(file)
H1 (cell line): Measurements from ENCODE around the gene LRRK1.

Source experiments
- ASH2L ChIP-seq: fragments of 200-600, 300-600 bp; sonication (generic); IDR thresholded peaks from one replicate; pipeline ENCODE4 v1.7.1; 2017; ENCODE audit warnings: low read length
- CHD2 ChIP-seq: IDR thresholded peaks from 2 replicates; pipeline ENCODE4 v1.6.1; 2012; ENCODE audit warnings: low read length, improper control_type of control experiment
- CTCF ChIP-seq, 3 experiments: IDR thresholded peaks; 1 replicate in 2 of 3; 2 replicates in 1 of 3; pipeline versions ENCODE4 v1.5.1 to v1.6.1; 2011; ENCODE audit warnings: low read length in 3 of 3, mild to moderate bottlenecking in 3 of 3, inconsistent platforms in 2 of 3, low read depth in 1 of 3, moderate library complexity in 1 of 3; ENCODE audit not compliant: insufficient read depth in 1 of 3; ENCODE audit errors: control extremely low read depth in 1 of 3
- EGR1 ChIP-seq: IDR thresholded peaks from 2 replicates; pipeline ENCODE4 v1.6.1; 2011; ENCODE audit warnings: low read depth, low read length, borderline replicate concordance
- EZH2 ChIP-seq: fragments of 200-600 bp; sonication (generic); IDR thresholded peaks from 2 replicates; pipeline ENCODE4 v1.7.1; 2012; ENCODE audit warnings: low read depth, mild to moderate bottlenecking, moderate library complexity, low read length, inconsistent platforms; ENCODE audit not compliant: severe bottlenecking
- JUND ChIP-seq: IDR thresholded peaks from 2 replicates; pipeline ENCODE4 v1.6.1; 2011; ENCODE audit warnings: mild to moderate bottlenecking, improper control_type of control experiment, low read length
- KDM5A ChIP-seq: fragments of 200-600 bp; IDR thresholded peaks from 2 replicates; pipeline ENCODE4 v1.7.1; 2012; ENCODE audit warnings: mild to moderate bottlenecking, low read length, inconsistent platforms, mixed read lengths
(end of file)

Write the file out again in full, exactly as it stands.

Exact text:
H1 (cell line): Measurements from ENCODE around the gene LRRK1.

Source experiments
- ASH2L ChIP-seq: fragments of 200-600, 300-600 bp; sonication (generic); IDR thresholded peaks from one replicate; pipeline ENCODE4 v1.7.1; 2017; ENCODE audit warnings: low read length
- CHD2 ChIP-seq: IDR thresholded peaks from 2 replicates; pipeline ENCODE4 v1.6.1; 2012; ENCODE audit warnings: low read length, improper control_type of control experiment
- CTCF ChIP-seq, 3 experiments: IDR thresholded peaks; 1 replicate in 2 of 3; 2 replicates in 1 of 3; pipeline versions ENCODE4 v1.5.1 to v1.6.1; 2011; ENCODE audit warnings: low read length in 3 of 3, mild to moderate bottlenecking in 3 of 3, inconsistent platforms in 2 of 3, low read depth in 1 of 3, moderate library complexity in 1 of 3; ENCODE audit not compliant: insufficient read depth in 1 of 3; ENCODE audit errors: control extremely low read depth in 1 of 3
- EGR1 ChIP-seq: IDR thresholded peaks from 2 replicates; pipeline ENCODE4 v1.6.1; 2011; ENCODE audit warnings: low read depth, low read length, borderline replicate concordance
- EZH2 ChIP-seq: fragments of 200-600 bp; sonication (generic); IDR thresholded peaks from 2 replicates; pipeline ENCODE4 v1.7.1; 2012; ENCODE audit warnings: low read depth, mild to moderate bottlenecking, moderate library complexity, low read length, inconsistent platforms; ENCODE audit not compliant: severe bottlenecking
- JUND ChIP-seq: IDR thresholded peaks from 2 replicates; pipeline ENCODE4 v1.6.1; 2011; ENCODE audit warnings: mild to moderate bottlenecking, improper control_type of control experiment, low read length
- KDM5A ChIP-seq: fragments of 200-600 bp; IDR thresholded peaks from 2 replicates; pipeline ENCODE4 v1.7.1; 2012; ENCODE audit warnings: mild to moderate bottlenecking, low read length, inconsistent platforms, mixed read lengths